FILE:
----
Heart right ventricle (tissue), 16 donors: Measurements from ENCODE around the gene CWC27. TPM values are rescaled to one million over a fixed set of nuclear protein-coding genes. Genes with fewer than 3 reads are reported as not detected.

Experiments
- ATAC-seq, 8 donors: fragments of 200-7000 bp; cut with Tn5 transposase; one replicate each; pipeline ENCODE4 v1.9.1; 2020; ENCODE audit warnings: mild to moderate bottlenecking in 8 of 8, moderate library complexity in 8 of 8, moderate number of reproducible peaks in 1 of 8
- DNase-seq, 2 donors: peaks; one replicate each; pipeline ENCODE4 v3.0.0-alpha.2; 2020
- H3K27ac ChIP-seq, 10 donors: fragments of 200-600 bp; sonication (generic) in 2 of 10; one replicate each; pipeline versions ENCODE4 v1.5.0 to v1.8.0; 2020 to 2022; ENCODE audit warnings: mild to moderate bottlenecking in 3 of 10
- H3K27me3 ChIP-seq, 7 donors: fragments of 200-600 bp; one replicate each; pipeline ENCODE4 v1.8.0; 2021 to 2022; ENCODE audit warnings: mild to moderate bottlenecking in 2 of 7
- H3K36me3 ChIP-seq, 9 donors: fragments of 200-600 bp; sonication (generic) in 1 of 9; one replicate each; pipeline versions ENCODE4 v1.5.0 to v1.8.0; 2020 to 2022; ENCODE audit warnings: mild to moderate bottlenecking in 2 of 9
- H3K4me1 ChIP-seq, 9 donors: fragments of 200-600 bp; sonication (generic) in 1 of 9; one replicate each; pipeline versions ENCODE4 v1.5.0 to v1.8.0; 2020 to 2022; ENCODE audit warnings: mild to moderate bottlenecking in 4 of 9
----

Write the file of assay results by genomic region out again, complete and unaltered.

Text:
Heart right ventricle (tissue), 16 donors: Measurements from ENCODE around the gene CWC27. TPM values are rescaled to one million over a fixed set of nuclear protein-coding genes. Genes with fewer than 3 reads are reported as not detected.

Experiments
- ATAC-seq, 8 donors: fragments of 200-7000 bp; cut with Tn5 transposase; one replicate each; pipeline ENCODE4 v1.9.1; 2020; ENCODE audit warnings: mild to moderate bottlenecking in 8 of 8, moderate library complexity in 8 of 8, moderate number of reproducible peaks in 1 of 8
- DNase-seq, 2 donors: peaks; one replicate each; pipeline ENCODE4 v3.0.0-alpha.2; 2020
- H3K27ac ChIP-seq, 10 donors: fragments of 200-600 bp; sonication (generic) in 2 of 10; one replicate each; pipeline versions ENCODE4 v1.5.0 to v1.8.0; 2020 to 2022; ENCODE audit warnings: mild to moderate bottlenecking in 3 of 10
- H3K27me3 ChIP-seq, 7 donors: fragments of 200-600 bp; one replicate each; pipeline ENCODE4 v1.8.0; 2021 to 2022; ENCODE audit warnings: mild to moderate bottlenecking in 2 of 7
- H3K36me3 ChIP-seq, 9 donors: fragments of 200-600 bp; sonication (generic) in 1 of 9; one replicate each; pipeline versions ENCODE4 v1.5.0 to v1.8.0; 2020 to 2022; ENCODE audit warnings: mild to moderate bottlenecking in 2 of 9
- H3K4me1 ChIP-seq, 9 donors: fragments of 200-600 bp; sonication (generic) in 1 of 9; one replicate each; pipeline versions ENCODE4 v1.5.0 to v1.8.0; 2020 to 2022; ENCODE audit warnings: mild to moderate bottlenecking in 4 of 9